After driving more than 500 miles around Iowa over three days this past weekend and listening to almost 20 candidates, the two strongest impressions I received were just how fragile Joe Biden’s front-runner status is, and how Elizabeth Warren's ascendancy continues to be underestimated.

Granted, you didn’t need to drive around Iowa to get the first impression, but it still came through. Democratic voters' level of affection for the affable Biden and the goodwill he earned from being President Obama’s wingman for eight years are not to be dismissed, nor is the experience and knowledge he gathered over 36 years in the Senate and eight years as vice president. Biden just exudes decency at a time when many believe that commodity is in short supply.

But all of those strengths and five dollars will get him a cup of coffee at Starbucks. What made—and has kept him—the front-runner for the Democratic nomination is the perception that he’s electable in November 2020. For the sizable constituency in the Democratic Party who view nothing as more important than defeating President Trump, electability is everything. It's tough to hate or even dislike the guy. While not terribly exciting, his center-left positioning makes it hard to pigeonhole him as outside the political mainstream. Further, he relates well to working-class whites, particularly those in the industrial states who defected to Trump in 2016. If the goal is to keep the election a simple referendum on Donald Trump, Biden or someone like him would seem to be just the thing.

The question is how that aura of electability stands up if Biden continues to experience relapses of his chronic foot-in-mouth disease. A bit of that isn’t a problem—it’s almost endearing—but too much, too often, calls into question whether it might cost him a general election. That would knock the underpinnings of his candidacy out from beneath him.

A half-dozen other Democrats are grouped into the center-left position that Biden has dominated—Michael Bennet, Steve Bullock, John Delaney, Kirsten Gillibrand, John Hickenlooper, and Amy Klobuchar. All are quite capable and few swing voters would find any of them offensive, but they all have waited in vain so far to see if Biden collapses. He occupies the high ground that they badly need.

At the other end of the party, in the progressive or left lane, you find Bernie Sanders and Elizabeth Warren. My sense before heading out to Iowa was that Warren was gradually eclipsing Sanders, but I was not prepared to see just how quickly that was happening. Sure, Sanders has a strong core that will never abandon him, but those in the second and third concentric circles of intensity and enthusiasm for him are fleeing to Warren.

To listen to Warren is not to be overwhelmed by Harvard liberalism. It is much more of a pure populist message, albeit one articulated in a very intelligent fashion. On the stump Friday at a town hall in Fort Dodge, her walkup music was Dolly Parton’s anthem to working-class women “9 to 5,” which fit nicely into her personal narrative of growing up poor in Oklahoma. Warren effectively weaves her family’s personal struggle into a platform of structural changes in the economy, railing against big banks, drug companies, private-prison operators, lobbyists, and companies running all over their “customers, employees, and communities.” She vows to “attack political corruption head on,” strengthen antitrust laws and labor unions, and institute a 2 percent wealth tax on assets over $50 million to fund her ambitious programs.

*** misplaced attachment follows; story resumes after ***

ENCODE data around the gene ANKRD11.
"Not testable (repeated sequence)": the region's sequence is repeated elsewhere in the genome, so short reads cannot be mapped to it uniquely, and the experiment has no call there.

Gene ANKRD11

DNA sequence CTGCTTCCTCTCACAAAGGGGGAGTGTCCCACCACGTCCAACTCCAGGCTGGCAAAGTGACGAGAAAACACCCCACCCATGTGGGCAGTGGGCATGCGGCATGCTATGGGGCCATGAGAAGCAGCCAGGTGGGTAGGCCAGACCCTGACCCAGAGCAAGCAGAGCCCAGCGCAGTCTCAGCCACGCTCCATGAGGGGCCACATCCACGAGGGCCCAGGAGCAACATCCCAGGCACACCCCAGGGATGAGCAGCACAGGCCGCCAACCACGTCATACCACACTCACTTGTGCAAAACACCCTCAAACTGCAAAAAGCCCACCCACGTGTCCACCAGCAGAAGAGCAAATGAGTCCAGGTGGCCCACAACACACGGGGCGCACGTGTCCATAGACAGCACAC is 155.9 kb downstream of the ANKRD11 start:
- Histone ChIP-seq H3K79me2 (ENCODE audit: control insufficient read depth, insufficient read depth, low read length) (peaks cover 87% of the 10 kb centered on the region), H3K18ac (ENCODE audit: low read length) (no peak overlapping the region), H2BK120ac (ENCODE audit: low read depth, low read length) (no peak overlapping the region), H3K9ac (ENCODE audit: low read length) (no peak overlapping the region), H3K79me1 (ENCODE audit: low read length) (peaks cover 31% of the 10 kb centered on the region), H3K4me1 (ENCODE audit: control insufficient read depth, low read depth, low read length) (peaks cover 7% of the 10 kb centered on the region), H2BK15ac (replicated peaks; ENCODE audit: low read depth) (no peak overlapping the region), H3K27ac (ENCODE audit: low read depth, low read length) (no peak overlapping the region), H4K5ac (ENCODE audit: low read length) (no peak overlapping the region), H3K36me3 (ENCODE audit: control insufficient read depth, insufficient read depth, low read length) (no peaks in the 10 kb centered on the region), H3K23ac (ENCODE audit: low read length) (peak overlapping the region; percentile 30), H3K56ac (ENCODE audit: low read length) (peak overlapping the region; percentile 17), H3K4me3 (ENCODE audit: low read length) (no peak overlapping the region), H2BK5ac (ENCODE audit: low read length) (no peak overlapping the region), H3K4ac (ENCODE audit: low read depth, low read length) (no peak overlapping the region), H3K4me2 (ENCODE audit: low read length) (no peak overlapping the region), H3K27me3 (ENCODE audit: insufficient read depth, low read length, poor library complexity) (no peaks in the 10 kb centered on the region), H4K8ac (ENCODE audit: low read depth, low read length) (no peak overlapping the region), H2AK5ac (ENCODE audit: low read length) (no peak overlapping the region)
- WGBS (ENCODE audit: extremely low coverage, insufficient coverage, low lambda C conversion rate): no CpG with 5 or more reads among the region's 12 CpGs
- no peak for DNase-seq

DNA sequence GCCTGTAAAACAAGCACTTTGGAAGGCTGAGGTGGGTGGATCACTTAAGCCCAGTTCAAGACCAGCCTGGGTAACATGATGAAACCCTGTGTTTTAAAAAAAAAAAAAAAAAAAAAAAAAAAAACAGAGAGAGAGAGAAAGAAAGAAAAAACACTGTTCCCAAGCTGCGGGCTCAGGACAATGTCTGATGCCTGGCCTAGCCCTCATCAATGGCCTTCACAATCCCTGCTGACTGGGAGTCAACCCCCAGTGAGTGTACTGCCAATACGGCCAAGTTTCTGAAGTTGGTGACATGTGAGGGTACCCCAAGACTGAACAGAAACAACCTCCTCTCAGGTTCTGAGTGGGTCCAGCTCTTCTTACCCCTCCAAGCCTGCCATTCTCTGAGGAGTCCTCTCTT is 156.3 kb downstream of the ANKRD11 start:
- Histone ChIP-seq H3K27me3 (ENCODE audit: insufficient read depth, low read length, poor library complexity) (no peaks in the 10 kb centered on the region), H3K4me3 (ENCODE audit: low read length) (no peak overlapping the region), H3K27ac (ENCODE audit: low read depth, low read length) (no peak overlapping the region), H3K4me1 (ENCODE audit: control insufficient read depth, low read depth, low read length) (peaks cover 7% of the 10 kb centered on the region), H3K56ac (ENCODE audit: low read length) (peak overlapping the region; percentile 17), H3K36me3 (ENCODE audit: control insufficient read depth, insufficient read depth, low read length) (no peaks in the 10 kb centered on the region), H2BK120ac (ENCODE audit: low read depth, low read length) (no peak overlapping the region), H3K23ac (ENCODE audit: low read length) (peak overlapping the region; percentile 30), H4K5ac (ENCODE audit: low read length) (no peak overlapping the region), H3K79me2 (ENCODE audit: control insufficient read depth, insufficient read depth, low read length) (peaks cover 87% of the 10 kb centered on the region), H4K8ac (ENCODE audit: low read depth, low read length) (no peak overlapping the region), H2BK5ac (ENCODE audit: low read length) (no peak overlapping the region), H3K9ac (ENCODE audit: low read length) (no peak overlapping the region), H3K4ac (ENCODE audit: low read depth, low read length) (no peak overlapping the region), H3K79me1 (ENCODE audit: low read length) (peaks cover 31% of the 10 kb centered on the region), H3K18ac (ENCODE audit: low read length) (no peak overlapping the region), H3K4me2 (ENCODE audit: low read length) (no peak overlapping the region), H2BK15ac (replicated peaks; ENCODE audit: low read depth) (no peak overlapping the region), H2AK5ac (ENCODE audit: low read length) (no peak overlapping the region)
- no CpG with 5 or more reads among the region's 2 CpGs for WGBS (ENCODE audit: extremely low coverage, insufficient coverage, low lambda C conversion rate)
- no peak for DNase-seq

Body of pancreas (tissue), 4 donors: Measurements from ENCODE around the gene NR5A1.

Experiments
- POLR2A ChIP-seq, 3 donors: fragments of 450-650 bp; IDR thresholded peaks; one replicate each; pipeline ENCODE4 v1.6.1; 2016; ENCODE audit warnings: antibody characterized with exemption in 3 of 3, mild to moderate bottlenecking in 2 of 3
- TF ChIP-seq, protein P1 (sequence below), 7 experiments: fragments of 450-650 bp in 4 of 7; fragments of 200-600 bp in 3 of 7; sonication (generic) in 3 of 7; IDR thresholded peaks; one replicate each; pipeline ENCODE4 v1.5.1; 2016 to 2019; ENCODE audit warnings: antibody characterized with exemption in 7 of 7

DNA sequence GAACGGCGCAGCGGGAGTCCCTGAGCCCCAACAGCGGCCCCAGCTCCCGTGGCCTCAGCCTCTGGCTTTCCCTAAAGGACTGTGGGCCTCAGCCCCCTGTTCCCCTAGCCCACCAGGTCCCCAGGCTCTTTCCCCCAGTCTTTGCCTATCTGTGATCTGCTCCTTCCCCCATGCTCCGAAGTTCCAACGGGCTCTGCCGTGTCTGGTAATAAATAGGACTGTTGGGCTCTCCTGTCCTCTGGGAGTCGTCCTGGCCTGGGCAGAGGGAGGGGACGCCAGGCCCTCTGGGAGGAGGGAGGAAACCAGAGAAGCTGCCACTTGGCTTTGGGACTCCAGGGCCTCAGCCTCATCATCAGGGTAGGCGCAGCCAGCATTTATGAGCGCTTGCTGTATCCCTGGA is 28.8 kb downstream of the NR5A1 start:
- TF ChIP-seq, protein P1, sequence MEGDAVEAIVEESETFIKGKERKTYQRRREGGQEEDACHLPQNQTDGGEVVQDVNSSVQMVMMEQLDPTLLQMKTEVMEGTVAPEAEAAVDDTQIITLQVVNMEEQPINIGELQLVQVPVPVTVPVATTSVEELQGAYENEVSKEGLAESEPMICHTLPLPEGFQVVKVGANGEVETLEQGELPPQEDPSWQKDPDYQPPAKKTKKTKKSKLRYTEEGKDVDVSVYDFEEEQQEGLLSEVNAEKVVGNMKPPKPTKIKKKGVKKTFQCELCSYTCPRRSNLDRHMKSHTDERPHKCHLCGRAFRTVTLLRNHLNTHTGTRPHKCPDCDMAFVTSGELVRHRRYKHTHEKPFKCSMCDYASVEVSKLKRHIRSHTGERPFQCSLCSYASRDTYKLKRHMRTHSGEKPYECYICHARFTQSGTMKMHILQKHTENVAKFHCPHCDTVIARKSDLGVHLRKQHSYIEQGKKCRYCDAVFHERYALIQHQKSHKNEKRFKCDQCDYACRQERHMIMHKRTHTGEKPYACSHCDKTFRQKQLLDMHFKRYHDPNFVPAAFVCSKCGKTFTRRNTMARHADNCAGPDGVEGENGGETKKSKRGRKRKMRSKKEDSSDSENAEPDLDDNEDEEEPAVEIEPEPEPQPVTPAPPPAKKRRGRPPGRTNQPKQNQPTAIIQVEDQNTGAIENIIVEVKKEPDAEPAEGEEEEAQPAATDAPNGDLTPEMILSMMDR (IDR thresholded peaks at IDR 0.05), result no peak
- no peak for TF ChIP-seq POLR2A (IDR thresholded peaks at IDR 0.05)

The speech was more of a refined Huey Long than a rehash of Michael Dukakis. In terms of scope, with all of what Warren is proposing, it makes Franklin Roosevelt’s New Deal seem modest by comparison. Someone else can decide how much of it is practical and feasible, but she delivers an effective and even compelling message that connects with her audiences in a deeply personal way. Warren’s candidacy can be summed up in one phrase: “Go big or go home.” For those Democrats who have long been frustrated by moderation and incrementalism, you will find none of that in Warren.

The question is whether this ends up being a two-person race between Biden (or a center-left stand-in for Biden) and progressive, most likely Warren. Or whether there will be a third lane, featuring a candidate such as Beto O’Rourke, Cory Booker, Pete Buttigieg, or Kamala Harris?

O’Rourke seemed to have the hot hand first, coming off his impressive Senate bid in Texas. Once he is back on the trail after the last funerals from the tragic shooting in El Paso, will that translate into renewed interest and traction? Buttigieg projects an intellect and ability to explain in layman’s terms fairly complicated issues and thoughts but doesn’t seem to have the passion that some of the others have. Part of what seems to plague Buttigieg is the question of whether a gay candidate can actually win, a sentiment shared by even many who are passionate supporters of LGBT issues. In some ways it was reminiscent of what Barack Obama faced prior to winning the Iowa caucus; that is, the skepticism over whether he could win in overwhelmingly white constituencies. Until he did it, many questioned whether it could be done. Harris has the passion but not really a compelling message or agenda, and has stumbled on health care. Booker combines moral authority, passion, and effective campaigning, but for whatever reason, he hasn’t really caught on yet.

There is no guarantee that a candidate in this middle, hybrid column makes it to the finals—indeed a candidate would have to elbow their way into a slot. But if misgivings about Biden’s gaffes and Warren’s agenda continue to grow, there would seem to be room for one of these people to make a move.

This story was originally published on on August 13, 2019

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